A typical trust is designed to distribute its income to one person or a group of people — called the income beneficiaries — and its principal at a later date to another person or group, called the remainder beneficiaries. But there is another approach known as a “unitrust.” A unitrust pays out a fixed portion of the trust’s market value per year— say, 4 percent — to current beneficiaries. Traditional trusts, by contrast, often pay out whatever income happens to be generated in a given year.

The idea of a unitrust is not only to produce annual income but also to invest wisely for the long term so that the size of payments to beneficiaries is more predictable.

As stated before, a typical trust is designed to distribute its income to the income beneficiaries and its principal at a later date to the remainder beneficiaries. This inevitably generates tension between the income beneficiaries, who want the trust’s portfolio skewed toward income-producing assets, and the remainder beneficiaries, who care about long-term appreciation. During some go-go stock market years, equity prices soar, but dividend yields — or income being generated by those assets — fall.

That’s when income beneficiaries get uncomfortable and start saying, “Wait a minute — this isn’t fair. The trust has doubled in size, but my income has stayed the same.”

With a unitrust, trustees invest with an eye toward total return — the cornerstone of modern portfolio theory. Typically, a unitrust agrees to distribute 3 to 5 percent of market value annually. If the actual return in a given year is larger, the surplus gets added to the principal. If the return is below the fixed rate, the payout reduces the unitrust’s principal.

The main strategy of a unitrust is to grow the portfolio, because if the portfolio grows, the payout will grow each year. Thus, a unitrust helps align the interests of current and future beneficiaries. The percentage approach of a unitrust can also greatly reduce the volatility of distributions to current beneficiaries. This is especially so if the trust chooses to base payments on the average market value of the past three years.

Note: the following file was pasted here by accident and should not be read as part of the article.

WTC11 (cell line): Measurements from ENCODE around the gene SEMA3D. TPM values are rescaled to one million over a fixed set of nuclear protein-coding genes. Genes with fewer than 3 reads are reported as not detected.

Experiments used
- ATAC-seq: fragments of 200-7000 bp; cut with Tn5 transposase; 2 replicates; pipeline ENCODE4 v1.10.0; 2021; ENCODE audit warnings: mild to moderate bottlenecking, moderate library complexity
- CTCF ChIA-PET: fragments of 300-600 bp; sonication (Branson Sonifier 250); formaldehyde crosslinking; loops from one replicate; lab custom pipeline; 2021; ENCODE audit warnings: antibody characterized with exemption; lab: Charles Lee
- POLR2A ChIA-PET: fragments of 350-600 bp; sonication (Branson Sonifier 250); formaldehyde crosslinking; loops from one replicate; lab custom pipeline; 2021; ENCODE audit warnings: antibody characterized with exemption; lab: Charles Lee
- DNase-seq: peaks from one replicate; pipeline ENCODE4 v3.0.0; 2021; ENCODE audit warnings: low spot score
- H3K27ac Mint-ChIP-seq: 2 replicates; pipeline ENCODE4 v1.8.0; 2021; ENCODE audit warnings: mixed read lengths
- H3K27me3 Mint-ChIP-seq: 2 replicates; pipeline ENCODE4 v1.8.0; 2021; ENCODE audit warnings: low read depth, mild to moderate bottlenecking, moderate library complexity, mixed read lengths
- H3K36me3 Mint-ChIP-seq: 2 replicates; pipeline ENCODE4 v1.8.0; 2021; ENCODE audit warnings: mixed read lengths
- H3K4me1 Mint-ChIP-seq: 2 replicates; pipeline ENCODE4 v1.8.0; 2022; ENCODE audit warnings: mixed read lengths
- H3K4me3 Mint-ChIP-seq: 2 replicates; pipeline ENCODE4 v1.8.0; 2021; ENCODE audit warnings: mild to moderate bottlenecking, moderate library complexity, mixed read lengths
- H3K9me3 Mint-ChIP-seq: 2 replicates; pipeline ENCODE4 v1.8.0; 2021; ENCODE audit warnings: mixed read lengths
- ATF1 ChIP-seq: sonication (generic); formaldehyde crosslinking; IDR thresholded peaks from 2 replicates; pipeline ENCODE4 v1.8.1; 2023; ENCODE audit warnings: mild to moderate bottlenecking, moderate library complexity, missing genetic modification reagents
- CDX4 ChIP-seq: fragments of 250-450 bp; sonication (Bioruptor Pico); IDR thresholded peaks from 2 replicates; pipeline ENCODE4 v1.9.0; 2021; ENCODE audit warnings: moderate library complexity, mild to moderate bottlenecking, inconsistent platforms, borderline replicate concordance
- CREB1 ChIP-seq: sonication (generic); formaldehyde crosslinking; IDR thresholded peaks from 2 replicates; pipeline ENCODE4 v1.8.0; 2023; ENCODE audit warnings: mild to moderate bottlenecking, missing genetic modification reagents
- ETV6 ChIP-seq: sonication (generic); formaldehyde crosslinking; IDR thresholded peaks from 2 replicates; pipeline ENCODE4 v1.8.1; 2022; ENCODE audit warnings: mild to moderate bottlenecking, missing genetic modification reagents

But unitrusts aren’t for everyone. In an up market, they are a great idea, but in a down market, especially if the unitrust is using an average market-value approach, there’s increasing risk of eating into principal.

By investing trust assets using total return investment concepts, there’s no requirement in a unitrust to generate income. Trustees can liquidate capital assets as needed to supplement actual income earned from dividends and interest to fund unitrust payments.

The goal of a unitrust is for the remaining assets to grow at a reasonable value for the remainder beneficiaries. There are times when it clearly makes sense to convert to a unitrust: for example, when a trust has appreciated significantly but generates little or no dividends or interest, and more cash is needed by an income beneficiary — an elderly person with increased health care costs, or a young family with a high tuition bill.

The decision to convert to a unitrust often comes down to asset allocation. If a trust is 100 percent allocated to stocks, you are going to be getting a relatively low yield on these equities, and it makes sense to opt into a unitrust so that the trustee can make a payment that is more reasonable to all beneficiaries.

In the past, it was common to name an income beneficiary and a remainder beneficiary. However, making a unitrust election can achieve certain client’s estate planning goals.

Talk to the attorneys at Rochford Langins Jarstad today to see if a unitrust is right for you (507) 534-3119.